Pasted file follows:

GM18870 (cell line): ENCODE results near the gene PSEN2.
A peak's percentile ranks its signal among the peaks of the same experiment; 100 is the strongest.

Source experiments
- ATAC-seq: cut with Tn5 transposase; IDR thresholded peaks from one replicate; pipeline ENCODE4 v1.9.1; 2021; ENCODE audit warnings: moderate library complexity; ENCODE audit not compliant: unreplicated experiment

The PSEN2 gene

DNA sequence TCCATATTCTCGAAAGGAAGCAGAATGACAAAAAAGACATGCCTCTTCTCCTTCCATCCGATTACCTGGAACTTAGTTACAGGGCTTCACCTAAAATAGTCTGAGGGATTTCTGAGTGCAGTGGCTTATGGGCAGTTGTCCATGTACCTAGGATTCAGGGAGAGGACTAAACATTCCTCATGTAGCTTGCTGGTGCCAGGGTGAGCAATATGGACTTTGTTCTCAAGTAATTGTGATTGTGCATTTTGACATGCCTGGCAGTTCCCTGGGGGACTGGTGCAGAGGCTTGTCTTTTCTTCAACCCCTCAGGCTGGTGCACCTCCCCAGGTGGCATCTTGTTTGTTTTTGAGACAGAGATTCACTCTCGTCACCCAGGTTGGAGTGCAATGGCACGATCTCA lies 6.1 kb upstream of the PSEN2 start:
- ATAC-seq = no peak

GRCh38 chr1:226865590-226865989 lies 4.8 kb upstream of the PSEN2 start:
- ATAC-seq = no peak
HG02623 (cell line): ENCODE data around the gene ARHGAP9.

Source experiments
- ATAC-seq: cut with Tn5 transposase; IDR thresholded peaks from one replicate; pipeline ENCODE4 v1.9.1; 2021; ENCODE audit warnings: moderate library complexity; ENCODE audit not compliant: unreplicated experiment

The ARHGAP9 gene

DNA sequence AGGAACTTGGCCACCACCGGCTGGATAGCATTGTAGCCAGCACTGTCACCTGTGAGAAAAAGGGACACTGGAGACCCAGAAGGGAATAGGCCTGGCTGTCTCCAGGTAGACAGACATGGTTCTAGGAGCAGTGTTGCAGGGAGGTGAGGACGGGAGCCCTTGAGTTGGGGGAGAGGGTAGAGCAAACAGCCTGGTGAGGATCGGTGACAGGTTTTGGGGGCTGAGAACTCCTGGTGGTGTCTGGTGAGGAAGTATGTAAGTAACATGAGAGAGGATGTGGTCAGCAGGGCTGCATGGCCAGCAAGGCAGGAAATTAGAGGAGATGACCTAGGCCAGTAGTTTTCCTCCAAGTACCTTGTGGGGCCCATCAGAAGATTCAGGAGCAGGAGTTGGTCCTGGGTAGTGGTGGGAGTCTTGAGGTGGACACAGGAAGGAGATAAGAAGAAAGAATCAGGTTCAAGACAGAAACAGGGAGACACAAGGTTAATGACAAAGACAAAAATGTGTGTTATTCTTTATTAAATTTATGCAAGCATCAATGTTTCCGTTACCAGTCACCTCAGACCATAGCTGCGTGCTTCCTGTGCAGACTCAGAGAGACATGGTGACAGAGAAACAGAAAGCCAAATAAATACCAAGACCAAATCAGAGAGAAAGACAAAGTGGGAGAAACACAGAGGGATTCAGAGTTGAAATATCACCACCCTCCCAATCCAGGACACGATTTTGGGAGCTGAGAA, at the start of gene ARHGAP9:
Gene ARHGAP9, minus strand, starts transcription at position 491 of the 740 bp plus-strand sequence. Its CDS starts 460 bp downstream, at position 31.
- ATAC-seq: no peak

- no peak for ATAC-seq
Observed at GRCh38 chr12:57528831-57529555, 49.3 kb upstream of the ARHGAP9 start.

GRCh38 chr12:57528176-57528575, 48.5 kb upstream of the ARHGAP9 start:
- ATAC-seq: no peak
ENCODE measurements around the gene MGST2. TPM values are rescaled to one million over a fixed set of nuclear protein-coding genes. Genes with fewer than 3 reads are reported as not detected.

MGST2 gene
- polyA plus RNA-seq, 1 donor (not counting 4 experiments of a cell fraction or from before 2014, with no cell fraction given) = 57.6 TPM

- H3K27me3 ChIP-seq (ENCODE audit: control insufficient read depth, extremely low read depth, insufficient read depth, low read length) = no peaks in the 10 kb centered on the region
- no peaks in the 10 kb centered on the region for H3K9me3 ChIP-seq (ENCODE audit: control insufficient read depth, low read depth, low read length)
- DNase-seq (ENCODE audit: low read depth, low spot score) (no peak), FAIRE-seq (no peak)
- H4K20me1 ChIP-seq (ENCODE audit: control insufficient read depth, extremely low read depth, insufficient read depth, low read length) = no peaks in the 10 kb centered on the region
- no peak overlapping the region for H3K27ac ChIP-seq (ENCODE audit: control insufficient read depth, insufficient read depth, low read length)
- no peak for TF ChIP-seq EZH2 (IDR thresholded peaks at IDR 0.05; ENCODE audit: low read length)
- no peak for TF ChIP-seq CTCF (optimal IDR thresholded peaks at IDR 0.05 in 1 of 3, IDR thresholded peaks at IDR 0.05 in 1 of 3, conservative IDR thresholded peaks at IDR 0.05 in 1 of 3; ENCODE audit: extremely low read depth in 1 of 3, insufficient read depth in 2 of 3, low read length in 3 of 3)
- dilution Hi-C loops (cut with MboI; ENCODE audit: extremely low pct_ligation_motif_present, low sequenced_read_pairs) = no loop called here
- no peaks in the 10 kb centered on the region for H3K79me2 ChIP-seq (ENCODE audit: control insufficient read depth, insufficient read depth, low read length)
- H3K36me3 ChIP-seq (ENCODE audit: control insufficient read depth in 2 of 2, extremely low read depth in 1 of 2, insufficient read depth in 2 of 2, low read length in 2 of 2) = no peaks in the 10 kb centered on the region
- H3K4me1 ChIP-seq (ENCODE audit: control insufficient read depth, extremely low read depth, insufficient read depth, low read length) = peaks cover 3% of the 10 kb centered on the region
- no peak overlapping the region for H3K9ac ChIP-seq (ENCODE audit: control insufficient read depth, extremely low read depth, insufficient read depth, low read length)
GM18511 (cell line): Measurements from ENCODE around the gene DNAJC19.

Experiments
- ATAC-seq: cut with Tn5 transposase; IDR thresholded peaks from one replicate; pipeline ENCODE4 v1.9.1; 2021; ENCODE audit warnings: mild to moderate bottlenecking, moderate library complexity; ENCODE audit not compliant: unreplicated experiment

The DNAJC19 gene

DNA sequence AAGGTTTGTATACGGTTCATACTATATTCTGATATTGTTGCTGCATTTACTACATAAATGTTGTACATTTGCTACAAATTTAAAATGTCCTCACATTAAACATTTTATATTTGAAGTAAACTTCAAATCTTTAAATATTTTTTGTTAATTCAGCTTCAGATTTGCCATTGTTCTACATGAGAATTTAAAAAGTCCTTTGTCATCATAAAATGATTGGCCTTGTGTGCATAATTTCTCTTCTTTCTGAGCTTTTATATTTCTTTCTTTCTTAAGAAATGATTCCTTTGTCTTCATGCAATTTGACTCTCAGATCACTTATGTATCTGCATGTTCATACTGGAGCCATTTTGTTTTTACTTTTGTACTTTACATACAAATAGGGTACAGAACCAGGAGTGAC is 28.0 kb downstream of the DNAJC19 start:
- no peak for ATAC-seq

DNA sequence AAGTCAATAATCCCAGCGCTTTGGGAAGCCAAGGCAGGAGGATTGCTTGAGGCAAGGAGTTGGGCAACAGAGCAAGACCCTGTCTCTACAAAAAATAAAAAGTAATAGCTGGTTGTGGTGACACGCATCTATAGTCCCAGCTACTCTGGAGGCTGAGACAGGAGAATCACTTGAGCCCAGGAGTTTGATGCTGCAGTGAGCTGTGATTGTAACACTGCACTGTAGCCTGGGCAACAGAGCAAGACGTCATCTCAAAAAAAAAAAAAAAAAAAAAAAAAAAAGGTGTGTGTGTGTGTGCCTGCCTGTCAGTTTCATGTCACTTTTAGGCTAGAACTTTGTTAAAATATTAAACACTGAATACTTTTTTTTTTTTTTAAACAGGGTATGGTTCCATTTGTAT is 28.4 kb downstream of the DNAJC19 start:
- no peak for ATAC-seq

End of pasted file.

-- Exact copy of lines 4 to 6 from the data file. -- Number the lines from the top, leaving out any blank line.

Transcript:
- ATAC-seq: cut with Tn5 transposase; IDR thresholded peaks from one replicate; pipeline ENCODE4 v1.9.1; 2021; ENCODE audit warnings: moderate library complexity; ENCODE audit not compliant: unreplicated experiment

The PSEN2 gene

DNA sequence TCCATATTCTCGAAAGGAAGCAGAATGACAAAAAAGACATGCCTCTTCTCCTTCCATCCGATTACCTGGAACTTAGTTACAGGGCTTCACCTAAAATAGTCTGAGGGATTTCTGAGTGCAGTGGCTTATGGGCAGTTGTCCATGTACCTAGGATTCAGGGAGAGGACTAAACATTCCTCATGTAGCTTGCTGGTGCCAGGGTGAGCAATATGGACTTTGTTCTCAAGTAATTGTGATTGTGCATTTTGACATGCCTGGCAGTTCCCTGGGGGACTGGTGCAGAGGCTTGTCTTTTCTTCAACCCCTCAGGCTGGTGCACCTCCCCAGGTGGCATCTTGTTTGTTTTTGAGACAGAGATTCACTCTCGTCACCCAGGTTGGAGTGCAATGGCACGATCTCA lies 6.1 kb upstream of the PSEN2 start: